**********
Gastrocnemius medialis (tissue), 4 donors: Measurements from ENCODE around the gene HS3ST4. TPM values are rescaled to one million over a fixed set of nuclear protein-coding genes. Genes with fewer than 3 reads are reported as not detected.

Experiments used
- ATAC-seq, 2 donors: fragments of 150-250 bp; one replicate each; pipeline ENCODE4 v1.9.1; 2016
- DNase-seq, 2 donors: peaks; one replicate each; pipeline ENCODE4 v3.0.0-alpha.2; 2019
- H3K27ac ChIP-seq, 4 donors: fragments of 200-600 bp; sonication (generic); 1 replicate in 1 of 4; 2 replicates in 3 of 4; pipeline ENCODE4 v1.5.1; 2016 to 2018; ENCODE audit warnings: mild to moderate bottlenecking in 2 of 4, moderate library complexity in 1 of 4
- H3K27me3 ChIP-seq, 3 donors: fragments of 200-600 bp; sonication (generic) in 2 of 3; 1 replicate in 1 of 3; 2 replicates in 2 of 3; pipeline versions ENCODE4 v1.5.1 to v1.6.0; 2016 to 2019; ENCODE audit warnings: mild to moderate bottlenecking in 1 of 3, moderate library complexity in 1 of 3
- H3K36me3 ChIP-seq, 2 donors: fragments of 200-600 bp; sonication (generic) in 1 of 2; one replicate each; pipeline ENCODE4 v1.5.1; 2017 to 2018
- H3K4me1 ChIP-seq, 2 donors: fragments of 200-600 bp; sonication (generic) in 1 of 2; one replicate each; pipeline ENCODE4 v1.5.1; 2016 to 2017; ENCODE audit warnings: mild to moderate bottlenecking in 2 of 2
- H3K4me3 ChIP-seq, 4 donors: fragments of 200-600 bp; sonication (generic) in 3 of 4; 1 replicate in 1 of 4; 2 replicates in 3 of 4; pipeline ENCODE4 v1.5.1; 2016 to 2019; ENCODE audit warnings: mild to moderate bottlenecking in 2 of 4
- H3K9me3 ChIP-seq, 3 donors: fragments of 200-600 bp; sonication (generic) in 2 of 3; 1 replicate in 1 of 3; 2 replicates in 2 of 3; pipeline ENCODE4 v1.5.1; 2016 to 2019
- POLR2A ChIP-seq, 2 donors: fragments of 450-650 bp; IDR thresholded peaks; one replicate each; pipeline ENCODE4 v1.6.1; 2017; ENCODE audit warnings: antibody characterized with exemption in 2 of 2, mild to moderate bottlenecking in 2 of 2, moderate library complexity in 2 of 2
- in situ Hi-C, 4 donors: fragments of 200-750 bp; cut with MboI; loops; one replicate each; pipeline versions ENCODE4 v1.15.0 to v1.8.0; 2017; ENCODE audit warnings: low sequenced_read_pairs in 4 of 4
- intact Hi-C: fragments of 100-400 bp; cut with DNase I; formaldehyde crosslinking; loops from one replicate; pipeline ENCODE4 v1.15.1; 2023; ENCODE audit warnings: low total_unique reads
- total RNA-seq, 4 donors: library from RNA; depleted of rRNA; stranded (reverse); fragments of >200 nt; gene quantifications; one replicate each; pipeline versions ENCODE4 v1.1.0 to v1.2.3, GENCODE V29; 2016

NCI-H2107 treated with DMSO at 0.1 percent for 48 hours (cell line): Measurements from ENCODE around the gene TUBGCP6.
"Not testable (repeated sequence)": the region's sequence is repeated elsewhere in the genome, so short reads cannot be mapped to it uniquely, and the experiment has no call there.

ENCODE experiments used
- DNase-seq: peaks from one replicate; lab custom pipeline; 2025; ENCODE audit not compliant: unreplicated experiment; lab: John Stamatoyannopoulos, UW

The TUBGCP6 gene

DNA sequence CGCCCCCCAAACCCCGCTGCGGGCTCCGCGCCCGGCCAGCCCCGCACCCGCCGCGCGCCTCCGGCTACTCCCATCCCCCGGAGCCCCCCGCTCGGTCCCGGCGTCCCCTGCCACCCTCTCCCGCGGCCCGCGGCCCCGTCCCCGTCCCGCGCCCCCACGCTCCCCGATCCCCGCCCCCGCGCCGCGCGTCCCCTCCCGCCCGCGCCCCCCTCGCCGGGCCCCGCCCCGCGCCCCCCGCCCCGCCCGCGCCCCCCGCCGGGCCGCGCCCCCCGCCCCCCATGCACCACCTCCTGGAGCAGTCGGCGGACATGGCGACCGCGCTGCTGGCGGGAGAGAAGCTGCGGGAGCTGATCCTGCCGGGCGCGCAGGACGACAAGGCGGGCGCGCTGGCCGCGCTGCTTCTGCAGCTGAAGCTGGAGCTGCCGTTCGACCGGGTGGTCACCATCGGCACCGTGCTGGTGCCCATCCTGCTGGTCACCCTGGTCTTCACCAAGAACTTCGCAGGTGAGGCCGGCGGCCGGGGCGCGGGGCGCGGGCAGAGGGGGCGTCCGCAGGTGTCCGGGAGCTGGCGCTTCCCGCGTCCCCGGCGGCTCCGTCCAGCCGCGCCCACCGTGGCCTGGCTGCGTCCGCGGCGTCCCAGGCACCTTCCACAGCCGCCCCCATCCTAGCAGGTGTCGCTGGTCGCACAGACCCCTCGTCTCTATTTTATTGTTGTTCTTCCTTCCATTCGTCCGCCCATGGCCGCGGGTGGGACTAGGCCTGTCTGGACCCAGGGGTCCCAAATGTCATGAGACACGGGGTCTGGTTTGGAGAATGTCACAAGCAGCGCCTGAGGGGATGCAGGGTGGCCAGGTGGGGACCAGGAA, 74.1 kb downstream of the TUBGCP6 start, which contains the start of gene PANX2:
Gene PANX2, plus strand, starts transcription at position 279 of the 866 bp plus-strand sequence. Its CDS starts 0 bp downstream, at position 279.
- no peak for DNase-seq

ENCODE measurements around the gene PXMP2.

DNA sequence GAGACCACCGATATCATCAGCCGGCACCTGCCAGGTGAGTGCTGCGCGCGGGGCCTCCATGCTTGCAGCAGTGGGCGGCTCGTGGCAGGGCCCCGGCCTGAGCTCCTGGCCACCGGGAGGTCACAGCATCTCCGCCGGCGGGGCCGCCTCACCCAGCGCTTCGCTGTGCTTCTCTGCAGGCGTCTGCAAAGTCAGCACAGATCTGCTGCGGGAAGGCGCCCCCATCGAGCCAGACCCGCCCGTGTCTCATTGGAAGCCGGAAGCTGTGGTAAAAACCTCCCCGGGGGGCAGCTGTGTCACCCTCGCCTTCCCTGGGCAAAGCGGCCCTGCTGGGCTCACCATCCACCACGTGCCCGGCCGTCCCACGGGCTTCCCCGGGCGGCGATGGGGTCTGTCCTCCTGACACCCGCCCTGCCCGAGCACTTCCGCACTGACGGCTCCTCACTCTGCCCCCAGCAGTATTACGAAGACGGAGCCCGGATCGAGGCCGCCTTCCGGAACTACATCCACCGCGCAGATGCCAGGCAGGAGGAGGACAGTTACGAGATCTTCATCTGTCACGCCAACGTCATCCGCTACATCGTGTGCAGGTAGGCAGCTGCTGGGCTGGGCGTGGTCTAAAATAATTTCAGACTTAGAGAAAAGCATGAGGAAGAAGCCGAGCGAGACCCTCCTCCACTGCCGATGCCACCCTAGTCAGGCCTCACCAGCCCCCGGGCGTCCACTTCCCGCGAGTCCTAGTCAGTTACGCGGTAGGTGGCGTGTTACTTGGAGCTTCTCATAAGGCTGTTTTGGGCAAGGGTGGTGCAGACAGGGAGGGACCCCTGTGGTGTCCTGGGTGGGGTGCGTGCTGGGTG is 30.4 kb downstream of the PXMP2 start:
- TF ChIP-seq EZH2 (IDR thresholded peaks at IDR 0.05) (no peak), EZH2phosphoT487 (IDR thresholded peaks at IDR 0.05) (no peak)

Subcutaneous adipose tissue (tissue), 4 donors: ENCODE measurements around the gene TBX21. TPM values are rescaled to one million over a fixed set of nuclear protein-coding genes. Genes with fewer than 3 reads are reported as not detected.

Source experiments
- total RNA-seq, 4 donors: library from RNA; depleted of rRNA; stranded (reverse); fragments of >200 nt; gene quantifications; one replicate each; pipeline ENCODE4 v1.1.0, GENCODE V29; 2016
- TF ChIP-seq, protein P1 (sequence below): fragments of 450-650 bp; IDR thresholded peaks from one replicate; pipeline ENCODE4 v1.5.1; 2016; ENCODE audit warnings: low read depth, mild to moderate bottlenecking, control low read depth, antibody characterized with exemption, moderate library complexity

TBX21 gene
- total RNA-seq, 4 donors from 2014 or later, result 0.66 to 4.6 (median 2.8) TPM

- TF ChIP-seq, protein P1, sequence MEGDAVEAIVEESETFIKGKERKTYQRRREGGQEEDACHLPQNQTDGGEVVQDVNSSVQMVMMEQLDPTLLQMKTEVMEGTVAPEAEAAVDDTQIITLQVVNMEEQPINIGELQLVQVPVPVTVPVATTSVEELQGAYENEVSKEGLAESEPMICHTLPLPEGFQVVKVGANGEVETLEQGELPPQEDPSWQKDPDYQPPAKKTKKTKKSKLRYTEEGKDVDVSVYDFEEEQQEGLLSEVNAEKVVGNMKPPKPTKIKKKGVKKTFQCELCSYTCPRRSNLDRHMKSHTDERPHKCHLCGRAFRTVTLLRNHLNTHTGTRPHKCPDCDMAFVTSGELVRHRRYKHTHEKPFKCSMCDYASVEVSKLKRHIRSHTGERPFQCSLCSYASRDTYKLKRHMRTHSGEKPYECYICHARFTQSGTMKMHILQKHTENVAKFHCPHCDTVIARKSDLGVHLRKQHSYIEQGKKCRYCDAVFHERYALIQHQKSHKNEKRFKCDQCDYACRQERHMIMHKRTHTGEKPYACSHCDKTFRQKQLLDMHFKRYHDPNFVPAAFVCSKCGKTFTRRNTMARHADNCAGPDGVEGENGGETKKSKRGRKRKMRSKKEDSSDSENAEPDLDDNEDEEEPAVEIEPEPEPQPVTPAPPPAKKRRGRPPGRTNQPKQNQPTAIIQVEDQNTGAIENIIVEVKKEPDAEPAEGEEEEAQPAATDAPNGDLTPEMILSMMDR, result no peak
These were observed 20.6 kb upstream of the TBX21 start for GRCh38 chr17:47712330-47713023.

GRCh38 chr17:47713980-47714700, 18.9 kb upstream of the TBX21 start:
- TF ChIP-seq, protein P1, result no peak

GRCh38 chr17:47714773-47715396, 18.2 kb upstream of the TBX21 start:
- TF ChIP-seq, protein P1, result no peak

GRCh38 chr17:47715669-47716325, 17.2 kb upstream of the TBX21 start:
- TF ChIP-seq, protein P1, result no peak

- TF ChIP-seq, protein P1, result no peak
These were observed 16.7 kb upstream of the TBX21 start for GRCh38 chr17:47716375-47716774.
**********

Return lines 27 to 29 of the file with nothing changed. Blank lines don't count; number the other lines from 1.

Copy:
Source experiments
- total RNA-seq, 4 donors: library from RNA; depleted of rRNA; stranded (reverse); fragments of >200 nt; gene quantifications; one replicate each; pipeline ENCODE4 v1.1.0, GENCODE V29; 2016
- TF ChIP-seq, protein P1 (sequence below): fragments of 450-650 bp; IDR thresholded peaks from one replicate; pipeline ENCODE4 v1.5.1; 2016; ENCODE audit warnings: low read depth, mild to moderate bottlenecking, control low read depth, antibody characterized with exemption, moderate library complexity